By Mary O’KEEFE
It was all about celebrating on Saturday as well wishers and supporters of Twelve Oaks Lodge were invited to come home, and even though for some it was the first time on the property, it still felt like a homecoming.
It has been a while since neighbors and supporters of Twelve Oaks have had any reason to celebrate. But in late August all that changed with the end of a lawsuit filed by the National Charity League Glendale Chapter against be.group, the company that had been managing the facility for about 10 years. In late August the property was transferred from be.group to the Twelve Oaks Foundation.
About two years ago residents who lived at the assisted living facility were told to vacate their homes. The be.group had planned to close the facility and sell the property.
Julie and Eric Sowers were residents of Twelve Oaks and were in their apartment on the second floor with the view of the mountains when they received the word they were to vacate.
“We were given a letter and told by [the manager],” Eric said. “It was quite a shock.”
Eric added they had thought something might be changing because the parking lot of the facility was being resurfaced.
“We think they had a buyer,” Eric speculated.
The couple moved to Scholl Canyon Estates in Glendale. They said they are happy there but are looking to move to another facility in December.
“We loved it [at Twelve Oaks]. We would have stayed here forever,” he added.
He remembered the various entertainment programs that came to the Lodge and the real feeling of community.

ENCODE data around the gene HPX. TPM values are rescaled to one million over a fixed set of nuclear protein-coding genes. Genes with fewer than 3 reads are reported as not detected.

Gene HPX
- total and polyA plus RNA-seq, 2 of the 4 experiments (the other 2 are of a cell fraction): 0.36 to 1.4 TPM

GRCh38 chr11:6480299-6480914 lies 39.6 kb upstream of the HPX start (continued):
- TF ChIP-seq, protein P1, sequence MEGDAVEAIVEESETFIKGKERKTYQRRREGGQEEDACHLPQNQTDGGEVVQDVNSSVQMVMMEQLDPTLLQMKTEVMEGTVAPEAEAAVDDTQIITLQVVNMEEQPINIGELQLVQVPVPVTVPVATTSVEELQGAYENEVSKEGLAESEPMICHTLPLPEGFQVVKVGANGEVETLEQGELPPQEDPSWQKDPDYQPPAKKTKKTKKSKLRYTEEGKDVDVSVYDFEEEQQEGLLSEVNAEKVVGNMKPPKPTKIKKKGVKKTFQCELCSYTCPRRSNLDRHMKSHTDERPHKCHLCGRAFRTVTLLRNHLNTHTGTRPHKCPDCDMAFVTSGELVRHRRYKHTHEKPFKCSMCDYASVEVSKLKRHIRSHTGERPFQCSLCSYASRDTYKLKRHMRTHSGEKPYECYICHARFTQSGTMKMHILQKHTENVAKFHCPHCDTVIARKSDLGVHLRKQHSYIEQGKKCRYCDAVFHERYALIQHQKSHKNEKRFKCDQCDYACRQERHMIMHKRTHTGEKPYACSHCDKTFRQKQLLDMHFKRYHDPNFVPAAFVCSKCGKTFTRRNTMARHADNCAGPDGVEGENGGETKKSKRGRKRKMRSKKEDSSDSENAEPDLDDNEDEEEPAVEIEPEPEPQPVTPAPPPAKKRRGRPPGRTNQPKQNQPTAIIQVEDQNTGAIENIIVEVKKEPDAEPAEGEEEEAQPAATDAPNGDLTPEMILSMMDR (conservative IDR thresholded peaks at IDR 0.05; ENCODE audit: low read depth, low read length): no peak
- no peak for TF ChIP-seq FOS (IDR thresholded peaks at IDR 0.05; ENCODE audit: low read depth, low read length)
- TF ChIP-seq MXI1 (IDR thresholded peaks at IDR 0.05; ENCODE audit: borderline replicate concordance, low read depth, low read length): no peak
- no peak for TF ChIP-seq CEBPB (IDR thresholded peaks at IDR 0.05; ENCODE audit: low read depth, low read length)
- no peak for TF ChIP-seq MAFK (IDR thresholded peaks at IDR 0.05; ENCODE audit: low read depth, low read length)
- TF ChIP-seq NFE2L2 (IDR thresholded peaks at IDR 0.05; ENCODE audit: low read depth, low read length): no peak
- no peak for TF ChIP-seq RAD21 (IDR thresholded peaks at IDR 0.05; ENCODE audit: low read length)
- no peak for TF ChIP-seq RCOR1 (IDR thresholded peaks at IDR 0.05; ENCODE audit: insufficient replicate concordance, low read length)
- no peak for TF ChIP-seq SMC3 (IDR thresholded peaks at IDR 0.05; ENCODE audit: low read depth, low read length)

“Maybe if they are ready by December we would move back here,” he said.
But it doesn’t look like the facility will be opening that soon. Paris Cohen, president of Twelve Oaks Foundation, said there is much work to do before they open the doors to seniors again.
“This [today] is truly a celebration,” Cohen said. “There is work to be done … We are not ready to run a business.”
The Foundation is in the process of evaluating the property, to find out what repairs are needed to be done and to investigate what type of senior program and management would work best for the facility.
“We want to reopen but we want to do it right,” Cohen said.
The Foundation is dedicated to opening Twelve Oaks Lodge back up in a way it had always been intended to operate for seniors.
On Saturday a group of women were enjoying the party and beautiful grounds.
“My mother used to live here,” said Shirley Wright. “It broke my heart to hear it had closed.”
Wright’s mother was at Twelve Oaks for about two-and-a-half to three years. She unfortunately had to move to another facility because she required more care in the 1980s. Wright said she liked the neighborhood and community support when her mother was at Twelve Oaks.
“I feel so blessed that it is finally coming back,” Wright said.
The La Cañada High School band was playing in the background at Saturday’s event, with lemonade, iced tea and snacks available to everyone.
“I think this is wonderful,” said Bea Reynolds of the celebration.
Ollie Nelson had never been on the property but had heard of the NCL fight to keep Twelve Oaks from being sold.
“It looks great,” said Geneva Dotson of the property, despite the facility not being used for about two years.
The women liked the apartments that were nestled in amongst the Oak trees.
“And it’s time for us to start thinking about [coming to a place] like this,” Nelson said. “I have to climb [a lot] of stairs at my condo.”
Those who were there for the first time, or those who had a personal connection to the facility, all agreed Twelve Oaks was one of the most unique senior living homes and were happy to see Twelve Oaks moving in the right direction. Eric had one interesting piece of trivia, though.
“You know I counted and there are actually 25 Oak trees here,” he said.
So maybe Twenty Five Oaks Lodge will be the next celebration. But whatever the name, the reopening will provide an opportunity for the facility to return to its foundation, continuing its almost eight decades of service to seniors.